But it was also important to Hamilton that audiences see who Sailors was as an overall person, and not just who he was as a basketball player. “I wanted to also show the father, husband, man of faith and Marine, all of which make him who he thinks he is,” the helmer further emphasized.
Once people started to hear about what Hamilton wanted to do with the documentary, “we made contact with the people we eventually interviewed, who helped fill out his story,” he shared. “But this has been a long process overall; we started the project seven years ago. A lot of amazing people have come together to make an incredible film about Kenny.”
In addition to the basketball legend, the filmmaker was also able to spend time with Sailor’s family, including his son, “who still lives in Alaska, where Kenny spent a good portion of his life. We were also able to spend time with his grandkids, who grew up around Kenny and his wife in Alaska, and also had amazing stories to share. We were able to hear what their grandparents’ legacy means to them, as a family.”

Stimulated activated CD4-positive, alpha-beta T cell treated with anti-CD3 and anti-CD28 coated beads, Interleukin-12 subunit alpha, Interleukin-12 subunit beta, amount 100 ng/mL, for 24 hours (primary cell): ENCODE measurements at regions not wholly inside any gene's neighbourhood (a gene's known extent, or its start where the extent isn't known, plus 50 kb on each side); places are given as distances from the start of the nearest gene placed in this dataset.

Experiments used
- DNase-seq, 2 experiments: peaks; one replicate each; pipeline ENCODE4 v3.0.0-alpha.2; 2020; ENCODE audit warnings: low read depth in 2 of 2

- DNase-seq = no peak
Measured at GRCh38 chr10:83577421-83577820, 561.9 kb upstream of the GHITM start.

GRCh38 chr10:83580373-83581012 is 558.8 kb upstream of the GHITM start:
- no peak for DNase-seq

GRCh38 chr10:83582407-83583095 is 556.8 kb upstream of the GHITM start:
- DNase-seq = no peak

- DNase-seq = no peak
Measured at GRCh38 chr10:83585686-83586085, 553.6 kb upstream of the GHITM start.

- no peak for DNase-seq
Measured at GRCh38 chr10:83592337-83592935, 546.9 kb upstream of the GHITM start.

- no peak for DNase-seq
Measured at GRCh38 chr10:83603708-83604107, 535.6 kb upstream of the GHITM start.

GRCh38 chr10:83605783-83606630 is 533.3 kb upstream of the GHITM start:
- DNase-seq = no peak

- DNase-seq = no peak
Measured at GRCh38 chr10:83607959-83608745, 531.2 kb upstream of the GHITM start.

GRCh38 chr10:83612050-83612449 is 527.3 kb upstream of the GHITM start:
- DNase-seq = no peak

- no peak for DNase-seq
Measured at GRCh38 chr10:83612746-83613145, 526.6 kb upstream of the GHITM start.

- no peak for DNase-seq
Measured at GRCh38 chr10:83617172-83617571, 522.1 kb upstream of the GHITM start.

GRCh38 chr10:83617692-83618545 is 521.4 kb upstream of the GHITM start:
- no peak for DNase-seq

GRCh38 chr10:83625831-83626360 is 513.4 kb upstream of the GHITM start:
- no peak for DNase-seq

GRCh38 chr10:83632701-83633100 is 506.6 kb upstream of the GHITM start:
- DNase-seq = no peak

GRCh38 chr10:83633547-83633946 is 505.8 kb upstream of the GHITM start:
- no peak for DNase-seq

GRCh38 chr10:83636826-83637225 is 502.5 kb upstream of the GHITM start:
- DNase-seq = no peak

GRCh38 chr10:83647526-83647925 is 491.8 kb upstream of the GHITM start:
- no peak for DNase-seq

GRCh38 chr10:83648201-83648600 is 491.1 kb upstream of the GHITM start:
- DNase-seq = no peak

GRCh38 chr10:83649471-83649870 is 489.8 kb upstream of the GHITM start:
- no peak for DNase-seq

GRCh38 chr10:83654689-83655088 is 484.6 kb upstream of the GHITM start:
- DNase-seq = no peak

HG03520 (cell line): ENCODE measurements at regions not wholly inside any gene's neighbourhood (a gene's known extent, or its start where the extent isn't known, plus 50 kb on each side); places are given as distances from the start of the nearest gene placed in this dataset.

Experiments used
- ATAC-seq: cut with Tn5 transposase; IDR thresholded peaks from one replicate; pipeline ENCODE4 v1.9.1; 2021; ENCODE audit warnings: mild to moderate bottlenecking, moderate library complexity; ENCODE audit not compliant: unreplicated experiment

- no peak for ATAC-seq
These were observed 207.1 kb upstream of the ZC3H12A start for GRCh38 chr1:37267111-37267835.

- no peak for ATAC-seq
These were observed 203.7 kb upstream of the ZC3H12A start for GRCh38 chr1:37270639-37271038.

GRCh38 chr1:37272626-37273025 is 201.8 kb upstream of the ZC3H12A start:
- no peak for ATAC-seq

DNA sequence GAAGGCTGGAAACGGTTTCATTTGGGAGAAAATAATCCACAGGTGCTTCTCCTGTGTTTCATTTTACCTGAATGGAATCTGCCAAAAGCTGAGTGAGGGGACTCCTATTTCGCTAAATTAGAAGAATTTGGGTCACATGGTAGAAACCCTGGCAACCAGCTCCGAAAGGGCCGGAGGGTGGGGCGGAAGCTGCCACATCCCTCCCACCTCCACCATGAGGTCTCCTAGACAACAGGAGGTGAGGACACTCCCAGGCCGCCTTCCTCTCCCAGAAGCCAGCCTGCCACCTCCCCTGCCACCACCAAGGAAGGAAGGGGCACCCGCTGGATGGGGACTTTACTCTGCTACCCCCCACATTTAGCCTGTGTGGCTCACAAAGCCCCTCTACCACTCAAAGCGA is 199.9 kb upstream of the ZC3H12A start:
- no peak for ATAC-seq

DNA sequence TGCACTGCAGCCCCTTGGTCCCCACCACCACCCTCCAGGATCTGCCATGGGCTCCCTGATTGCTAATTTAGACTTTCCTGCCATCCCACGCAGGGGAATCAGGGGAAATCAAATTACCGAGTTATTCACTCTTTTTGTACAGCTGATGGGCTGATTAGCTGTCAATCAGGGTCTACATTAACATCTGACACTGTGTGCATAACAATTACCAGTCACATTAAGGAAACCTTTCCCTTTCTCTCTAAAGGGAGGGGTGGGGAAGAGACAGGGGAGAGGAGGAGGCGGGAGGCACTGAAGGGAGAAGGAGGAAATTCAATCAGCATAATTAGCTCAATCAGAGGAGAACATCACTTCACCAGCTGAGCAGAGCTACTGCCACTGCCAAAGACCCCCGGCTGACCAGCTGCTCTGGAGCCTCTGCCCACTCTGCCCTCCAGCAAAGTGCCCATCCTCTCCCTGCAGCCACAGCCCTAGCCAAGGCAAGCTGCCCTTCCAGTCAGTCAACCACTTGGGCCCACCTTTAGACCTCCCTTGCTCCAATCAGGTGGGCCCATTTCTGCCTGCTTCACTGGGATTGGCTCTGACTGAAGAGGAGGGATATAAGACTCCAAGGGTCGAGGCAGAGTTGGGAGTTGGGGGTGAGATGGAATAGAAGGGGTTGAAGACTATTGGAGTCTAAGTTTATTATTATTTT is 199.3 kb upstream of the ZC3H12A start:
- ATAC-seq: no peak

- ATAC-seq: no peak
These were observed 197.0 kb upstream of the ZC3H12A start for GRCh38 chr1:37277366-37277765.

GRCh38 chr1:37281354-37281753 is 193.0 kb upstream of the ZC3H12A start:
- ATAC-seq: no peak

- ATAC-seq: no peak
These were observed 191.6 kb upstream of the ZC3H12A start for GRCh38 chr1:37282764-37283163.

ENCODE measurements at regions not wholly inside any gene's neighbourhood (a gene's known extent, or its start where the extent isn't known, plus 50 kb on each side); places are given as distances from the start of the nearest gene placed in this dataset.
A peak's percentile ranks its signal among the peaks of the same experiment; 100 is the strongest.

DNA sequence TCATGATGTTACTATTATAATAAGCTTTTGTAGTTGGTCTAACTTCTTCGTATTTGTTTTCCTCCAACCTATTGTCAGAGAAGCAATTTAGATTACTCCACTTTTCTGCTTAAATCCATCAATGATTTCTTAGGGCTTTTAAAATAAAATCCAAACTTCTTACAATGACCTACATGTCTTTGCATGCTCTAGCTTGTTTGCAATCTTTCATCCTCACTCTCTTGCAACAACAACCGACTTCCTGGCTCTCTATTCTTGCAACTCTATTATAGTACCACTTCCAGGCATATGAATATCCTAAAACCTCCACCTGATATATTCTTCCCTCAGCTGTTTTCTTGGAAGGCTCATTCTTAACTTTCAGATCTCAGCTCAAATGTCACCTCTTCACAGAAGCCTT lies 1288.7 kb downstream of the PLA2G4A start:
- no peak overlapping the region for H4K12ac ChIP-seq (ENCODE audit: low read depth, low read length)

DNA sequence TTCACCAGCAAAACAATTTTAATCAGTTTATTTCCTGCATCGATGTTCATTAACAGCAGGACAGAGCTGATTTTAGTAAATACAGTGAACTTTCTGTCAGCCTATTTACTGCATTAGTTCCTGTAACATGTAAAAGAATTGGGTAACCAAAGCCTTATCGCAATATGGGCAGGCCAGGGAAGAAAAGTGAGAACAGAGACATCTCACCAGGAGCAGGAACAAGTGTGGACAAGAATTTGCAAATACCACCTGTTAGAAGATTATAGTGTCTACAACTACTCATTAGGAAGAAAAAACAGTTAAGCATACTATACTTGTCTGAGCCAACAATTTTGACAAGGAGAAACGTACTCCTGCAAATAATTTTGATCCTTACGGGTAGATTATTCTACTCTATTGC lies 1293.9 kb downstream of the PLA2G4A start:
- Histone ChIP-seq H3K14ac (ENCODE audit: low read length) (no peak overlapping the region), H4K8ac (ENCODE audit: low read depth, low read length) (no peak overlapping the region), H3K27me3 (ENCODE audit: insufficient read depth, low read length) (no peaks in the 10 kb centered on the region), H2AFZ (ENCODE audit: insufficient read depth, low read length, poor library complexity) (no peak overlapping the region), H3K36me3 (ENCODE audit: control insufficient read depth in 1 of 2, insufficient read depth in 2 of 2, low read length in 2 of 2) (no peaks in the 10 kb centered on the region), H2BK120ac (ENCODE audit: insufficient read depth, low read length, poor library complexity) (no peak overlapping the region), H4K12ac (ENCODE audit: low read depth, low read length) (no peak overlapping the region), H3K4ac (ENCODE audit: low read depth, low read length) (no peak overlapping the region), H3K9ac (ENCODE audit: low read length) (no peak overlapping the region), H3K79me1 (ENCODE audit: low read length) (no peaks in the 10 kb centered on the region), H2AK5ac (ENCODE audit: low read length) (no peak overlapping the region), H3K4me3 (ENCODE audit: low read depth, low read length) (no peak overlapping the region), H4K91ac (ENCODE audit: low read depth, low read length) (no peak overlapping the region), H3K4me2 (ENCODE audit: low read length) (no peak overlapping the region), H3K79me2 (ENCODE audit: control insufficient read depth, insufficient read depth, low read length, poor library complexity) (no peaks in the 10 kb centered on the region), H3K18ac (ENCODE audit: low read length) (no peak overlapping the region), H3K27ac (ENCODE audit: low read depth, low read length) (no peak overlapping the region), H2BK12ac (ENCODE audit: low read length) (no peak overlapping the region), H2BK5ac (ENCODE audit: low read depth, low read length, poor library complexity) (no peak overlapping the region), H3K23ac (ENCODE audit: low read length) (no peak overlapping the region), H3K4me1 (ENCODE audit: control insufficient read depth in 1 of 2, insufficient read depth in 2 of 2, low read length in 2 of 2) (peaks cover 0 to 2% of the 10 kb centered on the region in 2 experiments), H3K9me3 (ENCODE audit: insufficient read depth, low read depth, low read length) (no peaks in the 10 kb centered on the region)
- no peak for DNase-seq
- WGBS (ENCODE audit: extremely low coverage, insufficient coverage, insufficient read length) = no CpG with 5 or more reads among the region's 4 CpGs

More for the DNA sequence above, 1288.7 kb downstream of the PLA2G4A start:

In addition to speaking with the former basketball player’s family, Hamilton also reached out to such networks as ESPN and CBS, which have featured Sailors in “short broadcast clips or pieces. We also reached out to Sports Illustrated, which also wrote about him.” The director also spoke to the former basketball player’s friends, as well as more current NBA players, including Steph Curry snf Kevin Durant, and such broadcasters as Clark Kellogg and Nancy Lieberman, who all chimed in about the jumpshot inventor’s legacy.